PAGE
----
09 March 2018
| Alan Burkitt-Gray
The CEO of Telenor has opened a laboratory for internet of things (IoT) research and development in the city of Trondheim.
The IoT lab will work alongside an artificial intelligence
(AI) lab that the company launched a year ago, backed with
€5.2 million of funding from Telenor.
"Our two labs in Trondheim will be strengthened by each other
and will contribute to fostering digital innovation in Norway,"
said CEO Sigve Brekke, opening the new unit today.
"IoT ProtoLab will be an experimental centre for research and
innovation within the internet of things. IoT means that data
on our physical surroundings are made available in large
[quantities], which in turn fuels fantastic opportunities for
research and innovation within artificial intelligence."
The new lab will use a citywide IoT-testbed activated by
Wireless Trondheim and is connected to Telenor’s
Start IoT initiative. Users will get access to IoT devices, a
developer portal, and an experimental licensed low-power wide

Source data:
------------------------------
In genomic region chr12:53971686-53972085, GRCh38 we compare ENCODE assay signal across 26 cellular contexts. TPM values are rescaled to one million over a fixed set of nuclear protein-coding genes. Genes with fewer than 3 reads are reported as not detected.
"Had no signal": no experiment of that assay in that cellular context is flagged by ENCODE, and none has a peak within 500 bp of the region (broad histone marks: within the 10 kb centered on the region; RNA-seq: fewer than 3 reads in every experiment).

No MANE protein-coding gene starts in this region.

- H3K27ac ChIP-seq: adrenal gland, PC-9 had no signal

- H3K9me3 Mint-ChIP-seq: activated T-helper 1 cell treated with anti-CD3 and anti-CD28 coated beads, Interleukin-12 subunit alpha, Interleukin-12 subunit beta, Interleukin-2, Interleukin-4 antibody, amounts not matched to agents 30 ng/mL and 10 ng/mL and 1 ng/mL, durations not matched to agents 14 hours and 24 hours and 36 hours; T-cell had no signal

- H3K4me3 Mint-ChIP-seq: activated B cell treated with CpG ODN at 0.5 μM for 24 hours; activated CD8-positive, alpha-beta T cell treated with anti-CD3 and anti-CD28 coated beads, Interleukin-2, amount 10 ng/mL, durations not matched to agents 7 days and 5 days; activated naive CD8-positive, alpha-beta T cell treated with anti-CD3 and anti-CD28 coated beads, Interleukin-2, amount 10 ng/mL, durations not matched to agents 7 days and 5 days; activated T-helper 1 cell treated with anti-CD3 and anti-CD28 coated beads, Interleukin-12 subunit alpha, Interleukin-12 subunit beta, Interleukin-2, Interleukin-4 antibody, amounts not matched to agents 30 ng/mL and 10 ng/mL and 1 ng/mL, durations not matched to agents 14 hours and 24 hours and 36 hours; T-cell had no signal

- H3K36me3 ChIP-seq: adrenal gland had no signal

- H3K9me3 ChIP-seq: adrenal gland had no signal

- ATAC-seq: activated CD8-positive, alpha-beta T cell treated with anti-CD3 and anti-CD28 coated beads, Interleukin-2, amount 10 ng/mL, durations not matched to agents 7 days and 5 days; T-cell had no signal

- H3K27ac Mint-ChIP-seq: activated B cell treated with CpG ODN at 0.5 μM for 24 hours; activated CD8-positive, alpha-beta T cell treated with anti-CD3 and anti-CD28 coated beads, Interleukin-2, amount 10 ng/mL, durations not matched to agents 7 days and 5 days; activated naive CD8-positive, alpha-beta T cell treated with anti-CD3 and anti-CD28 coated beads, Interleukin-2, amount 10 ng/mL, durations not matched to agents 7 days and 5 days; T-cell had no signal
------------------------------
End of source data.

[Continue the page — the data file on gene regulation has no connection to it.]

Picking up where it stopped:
access network such as narrowband IoT (NB-IoT). This will
enable piloting and developing of prototypes without large
cost, said Telenor.
Brekke said: "Artificial intelligence is perhaps the single
most important technology of our century. In the future, AI
will drive your car, revolutionise cancer treatment and make
public services more efficient. With this opening we want to
accelerate the education, research and competency building
which will be crucial for Norway’s ability to
compete in the digital future."
The IoT ProtoLab is part of a newly established community for
hardware-centric start-ups in Trondheim. A number of them will
work in the lab on solutions for anything from healthcare and
drones to smart cities. It is being run in conjunction with the
Norwegian University of Science and Technology (NTNU).
Thomas Ulleberg, manager for Wireless Trondheim, which is
responsible for the daily operation of IoT ProtoLab, said: "The
mission of the IoT ProtoLab is to enable students,
entrepreneurs and established industry to be able to jointly
experiment, test and develop new solutions using
next-generation IoT technologies."
NTNU rector Gunnar Bovim said: "The IoT ProtoLab will further
accelerate the knowledge generation by contributing with
valuable data into the AI lab. It will also increase the number
of innovations to the market by being an important arena for
collaboration where knowledge meets entrepreneurship."